James mentions how he’s personally had to adapt and develop a system to protect himself. “I tell a friend where I’m going, I give them the phone number of the person I’m seeing, what time I’m seeing them, how long it’s meant to be for, and they’ll check in an hour or two after to see if I’m okay and I’m alive”, he explains. 

For some students, it would seem that the physical and mental risks of being involved in sex work are offset by the potential of financial liberation. “I wasn’t struggling with money, but I wasn’t sure where I was going with my career after uni, and I wanted to have a good savings nest”, says James. 

“The first time I got paid £1000 for the night, I was like, that’s my month’s rent, my bills, everything taken care of in one night, and it’s a weird thing to grasp”, he adds. “When I told my friends they said, ‘I would have to work so many hours to do that.’” 

The Cost of Freedom 

While financial freedom is attractive, it doesn’t come for free. Some argue that sex workers often get trapped in the industry once they join, either through violence, coercion, or their socio-economic situation forcing their hand. Ironically, what’s keeping some students in the industry is the abundance of cash it provides.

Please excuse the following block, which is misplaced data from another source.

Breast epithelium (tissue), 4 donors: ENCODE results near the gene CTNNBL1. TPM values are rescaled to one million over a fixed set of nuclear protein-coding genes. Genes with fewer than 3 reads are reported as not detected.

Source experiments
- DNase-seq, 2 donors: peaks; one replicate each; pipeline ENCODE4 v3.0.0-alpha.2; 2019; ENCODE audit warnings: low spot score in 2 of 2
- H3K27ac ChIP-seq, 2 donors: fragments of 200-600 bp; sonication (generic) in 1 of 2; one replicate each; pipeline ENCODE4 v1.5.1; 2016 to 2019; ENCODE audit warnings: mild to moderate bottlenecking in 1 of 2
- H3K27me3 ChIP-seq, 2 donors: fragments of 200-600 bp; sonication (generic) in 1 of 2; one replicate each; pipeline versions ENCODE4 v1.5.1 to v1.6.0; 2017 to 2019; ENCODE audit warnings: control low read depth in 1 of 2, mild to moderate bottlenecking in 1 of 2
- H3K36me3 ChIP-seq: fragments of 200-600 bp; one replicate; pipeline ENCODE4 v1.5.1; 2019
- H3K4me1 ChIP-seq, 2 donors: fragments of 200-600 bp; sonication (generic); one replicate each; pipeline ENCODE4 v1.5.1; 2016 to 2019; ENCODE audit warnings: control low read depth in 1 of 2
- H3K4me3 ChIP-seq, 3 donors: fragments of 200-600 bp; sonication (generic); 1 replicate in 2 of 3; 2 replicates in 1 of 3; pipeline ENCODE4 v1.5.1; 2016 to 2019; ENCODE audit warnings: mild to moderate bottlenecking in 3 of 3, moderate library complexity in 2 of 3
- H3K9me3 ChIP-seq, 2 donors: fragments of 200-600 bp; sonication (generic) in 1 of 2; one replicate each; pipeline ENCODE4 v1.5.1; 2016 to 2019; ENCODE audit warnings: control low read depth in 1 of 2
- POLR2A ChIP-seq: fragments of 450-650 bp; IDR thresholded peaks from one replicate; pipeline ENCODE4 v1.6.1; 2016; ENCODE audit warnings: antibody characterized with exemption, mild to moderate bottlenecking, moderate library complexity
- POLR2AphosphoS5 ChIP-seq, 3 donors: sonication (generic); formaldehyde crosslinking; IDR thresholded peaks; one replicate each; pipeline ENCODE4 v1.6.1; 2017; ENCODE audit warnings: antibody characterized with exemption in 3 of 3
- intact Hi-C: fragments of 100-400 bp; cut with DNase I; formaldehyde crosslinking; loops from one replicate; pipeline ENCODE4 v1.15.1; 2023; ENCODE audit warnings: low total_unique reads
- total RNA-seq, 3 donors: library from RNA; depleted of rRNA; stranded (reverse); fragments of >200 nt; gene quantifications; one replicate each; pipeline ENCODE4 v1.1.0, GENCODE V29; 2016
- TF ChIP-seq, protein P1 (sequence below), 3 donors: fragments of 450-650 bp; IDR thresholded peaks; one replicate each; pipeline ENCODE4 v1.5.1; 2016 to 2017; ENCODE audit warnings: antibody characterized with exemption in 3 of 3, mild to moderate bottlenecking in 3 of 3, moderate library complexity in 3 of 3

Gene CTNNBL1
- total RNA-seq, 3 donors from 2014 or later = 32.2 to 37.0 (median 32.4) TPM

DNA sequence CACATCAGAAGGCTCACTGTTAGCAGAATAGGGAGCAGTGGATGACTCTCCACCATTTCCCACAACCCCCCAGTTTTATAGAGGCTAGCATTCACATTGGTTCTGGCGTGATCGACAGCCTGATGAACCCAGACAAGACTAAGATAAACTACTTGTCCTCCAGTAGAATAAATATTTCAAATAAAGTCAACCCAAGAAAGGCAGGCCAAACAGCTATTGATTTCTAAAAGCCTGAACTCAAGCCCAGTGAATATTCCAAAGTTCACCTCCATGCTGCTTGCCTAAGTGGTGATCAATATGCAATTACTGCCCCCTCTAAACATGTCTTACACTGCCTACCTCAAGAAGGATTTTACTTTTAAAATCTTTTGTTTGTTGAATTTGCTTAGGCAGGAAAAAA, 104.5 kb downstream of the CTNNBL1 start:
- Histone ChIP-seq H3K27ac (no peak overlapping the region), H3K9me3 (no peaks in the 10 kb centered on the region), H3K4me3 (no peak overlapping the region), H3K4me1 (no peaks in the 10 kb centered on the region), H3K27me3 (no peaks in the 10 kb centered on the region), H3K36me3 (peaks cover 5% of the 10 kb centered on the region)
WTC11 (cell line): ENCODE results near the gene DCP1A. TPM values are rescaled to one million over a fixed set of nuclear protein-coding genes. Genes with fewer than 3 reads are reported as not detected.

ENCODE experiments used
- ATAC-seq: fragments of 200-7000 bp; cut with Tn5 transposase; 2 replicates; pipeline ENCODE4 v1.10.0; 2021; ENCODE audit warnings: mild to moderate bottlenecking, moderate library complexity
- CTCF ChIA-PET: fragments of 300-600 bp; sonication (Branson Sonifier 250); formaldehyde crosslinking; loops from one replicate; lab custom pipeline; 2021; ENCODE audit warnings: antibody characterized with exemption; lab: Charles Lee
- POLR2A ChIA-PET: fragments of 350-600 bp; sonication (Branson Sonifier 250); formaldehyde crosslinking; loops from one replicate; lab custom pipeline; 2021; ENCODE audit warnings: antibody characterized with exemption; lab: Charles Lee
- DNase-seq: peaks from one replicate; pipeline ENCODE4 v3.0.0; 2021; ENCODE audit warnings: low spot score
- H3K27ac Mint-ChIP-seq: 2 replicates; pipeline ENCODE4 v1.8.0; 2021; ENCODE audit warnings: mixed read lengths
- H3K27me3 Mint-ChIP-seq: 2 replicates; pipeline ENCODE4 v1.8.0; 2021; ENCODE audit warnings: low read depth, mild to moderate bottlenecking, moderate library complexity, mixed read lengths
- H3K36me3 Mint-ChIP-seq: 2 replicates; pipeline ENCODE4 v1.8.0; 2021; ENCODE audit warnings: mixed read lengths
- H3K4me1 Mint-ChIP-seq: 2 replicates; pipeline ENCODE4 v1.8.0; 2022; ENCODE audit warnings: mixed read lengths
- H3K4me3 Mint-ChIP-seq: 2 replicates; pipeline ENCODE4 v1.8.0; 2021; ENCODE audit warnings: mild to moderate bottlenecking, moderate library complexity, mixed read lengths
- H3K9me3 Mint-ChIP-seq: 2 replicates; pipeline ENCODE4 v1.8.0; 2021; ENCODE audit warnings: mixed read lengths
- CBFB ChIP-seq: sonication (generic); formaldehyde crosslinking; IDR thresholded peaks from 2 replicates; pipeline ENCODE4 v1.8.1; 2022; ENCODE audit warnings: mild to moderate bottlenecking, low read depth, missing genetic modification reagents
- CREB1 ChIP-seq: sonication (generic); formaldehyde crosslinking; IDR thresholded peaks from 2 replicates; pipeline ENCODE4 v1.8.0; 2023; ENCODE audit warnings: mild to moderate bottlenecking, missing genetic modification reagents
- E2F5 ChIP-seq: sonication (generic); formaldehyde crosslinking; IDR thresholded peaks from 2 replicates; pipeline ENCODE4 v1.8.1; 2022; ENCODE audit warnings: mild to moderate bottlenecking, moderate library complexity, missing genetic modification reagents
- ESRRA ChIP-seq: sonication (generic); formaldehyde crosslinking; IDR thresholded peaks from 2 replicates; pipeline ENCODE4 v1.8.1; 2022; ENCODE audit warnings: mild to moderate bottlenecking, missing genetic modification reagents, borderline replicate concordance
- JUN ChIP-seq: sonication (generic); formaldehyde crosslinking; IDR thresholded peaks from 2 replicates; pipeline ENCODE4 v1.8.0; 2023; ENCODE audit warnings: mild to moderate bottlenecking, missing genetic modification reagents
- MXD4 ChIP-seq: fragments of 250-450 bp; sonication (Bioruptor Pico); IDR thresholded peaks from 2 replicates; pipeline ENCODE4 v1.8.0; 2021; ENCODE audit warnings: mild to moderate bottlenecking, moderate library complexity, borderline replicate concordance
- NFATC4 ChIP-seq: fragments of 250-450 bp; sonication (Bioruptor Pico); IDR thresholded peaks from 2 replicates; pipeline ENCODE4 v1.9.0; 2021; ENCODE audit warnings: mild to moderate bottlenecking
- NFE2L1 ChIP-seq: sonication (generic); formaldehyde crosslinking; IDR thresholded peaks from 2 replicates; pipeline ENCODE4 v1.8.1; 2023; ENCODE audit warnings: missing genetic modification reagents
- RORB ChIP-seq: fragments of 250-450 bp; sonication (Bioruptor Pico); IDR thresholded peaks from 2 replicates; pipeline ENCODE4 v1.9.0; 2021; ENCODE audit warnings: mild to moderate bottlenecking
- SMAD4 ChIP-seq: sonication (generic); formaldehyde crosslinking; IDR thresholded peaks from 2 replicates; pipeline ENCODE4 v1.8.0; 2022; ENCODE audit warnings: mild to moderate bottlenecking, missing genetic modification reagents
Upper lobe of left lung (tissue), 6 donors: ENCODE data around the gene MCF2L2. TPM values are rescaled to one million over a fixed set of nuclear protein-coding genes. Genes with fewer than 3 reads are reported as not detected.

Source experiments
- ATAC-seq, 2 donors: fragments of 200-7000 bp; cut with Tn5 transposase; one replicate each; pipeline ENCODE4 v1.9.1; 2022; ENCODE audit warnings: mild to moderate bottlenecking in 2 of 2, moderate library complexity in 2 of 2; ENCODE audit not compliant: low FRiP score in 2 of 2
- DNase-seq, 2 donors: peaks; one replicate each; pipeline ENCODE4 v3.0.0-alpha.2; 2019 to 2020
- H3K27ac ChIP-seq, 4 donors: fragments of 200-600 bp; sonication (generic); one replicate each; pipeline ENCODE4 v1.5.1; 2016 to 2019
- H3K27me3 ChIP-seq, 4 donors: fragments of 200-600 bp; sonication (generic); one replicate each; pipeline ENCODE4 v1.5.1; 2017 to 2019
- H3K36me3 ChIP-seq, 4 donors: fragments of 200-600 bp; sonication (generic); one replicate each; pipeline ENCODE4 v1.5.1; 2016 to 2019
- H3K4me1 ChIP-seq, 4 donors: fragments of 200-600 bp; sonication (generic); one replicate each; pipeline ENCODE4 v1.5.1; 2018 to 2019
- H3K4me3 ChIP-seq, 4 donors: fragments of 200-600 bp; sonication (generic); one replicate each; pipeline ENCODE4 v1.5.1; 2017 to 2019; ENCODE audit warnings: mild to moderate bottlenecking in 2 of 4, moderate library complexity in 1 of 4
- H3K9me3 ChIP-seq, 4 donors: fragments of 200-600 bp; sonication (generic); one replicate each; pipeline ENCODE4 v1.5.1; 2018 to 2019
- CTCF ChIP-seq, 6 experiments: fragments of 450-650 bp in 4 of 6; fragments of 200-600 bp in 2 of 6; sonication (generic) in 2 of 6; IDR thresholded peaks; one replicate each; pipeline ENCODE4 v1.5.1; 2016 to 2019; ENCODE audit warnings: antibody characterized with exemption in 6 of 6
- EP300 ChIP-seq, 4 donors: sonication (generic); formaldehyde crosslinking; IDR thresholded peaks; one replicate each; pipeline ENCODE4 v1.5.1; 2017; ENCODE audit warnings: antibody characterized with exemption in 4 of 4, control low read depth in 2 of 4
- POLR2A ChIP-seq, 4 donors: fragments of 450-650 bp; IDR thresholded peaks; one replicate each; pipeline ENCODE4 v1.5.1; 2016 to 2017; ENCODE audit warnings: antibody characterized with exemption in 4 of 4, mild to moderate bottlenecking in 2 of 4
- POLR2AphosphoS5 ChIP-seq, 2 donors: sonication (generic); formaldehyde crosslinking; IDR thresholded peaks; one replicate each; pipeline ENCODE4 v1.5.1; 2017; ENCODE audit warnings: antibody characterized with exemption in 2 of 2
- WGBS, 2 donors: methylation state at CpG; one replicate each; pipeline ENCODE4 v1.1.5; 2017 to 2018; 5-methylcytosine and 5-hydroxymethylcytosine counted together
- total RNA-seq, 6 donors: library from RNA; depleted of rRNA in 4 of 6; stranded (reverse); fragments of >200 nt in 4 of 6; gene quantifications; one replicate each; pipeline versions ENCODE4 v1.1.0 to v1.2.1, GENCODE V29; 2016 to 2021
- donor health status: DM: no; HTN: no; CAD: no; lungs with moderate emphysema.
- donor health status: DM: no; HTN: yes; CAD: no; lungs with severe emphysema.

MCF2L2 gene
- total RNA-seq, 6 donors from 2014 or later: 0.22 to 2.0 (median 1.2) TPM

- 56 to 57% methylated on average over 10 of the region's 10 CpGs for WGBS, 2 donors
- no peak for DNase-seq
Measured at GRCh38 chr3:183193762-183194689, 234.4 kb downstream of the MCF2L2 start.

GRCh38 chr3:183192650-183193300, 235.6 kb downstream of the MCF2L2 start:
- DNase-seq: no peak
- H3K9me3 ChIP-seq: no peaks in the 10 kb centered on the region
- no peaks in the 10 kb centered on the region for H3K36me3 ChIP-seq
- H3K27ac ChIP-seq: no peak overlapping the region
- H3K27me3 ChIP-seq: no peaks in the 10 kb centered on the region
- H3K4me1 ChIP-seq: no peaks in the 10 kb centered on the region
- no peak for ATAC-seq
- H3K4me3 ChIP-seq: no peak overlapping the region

“I think you can get lost in the money. Getting paid so much for doing something for such a short amount of time can be incredibly appealing”, says James. He has decided to continue in sex work for the foreseeable future and sees it as a long-term endeavour. 

“I feel like my life has a great balance that I don’t think I would have had otherwise”. James has graduated now but doesn’t want a nine-to-five job, he says his outlook on the working world has changed. He now spends his free time developing his illustration skills and writing poetry. “Sex work is something I can live off that allows me to have a huge amount of time and space to do something else that I’m passionate about.” 

“I feel quite stuck”, Jemma says, trapped by the money that had previously liberated her. “I’ve got a first-class degree in primary education, which is what I’ve always wanted to do, but if I want to be a teacher, I have to stop OnlyFans, I have to”, she says. “But how can I go from making seven grand a month to making two grand a month?”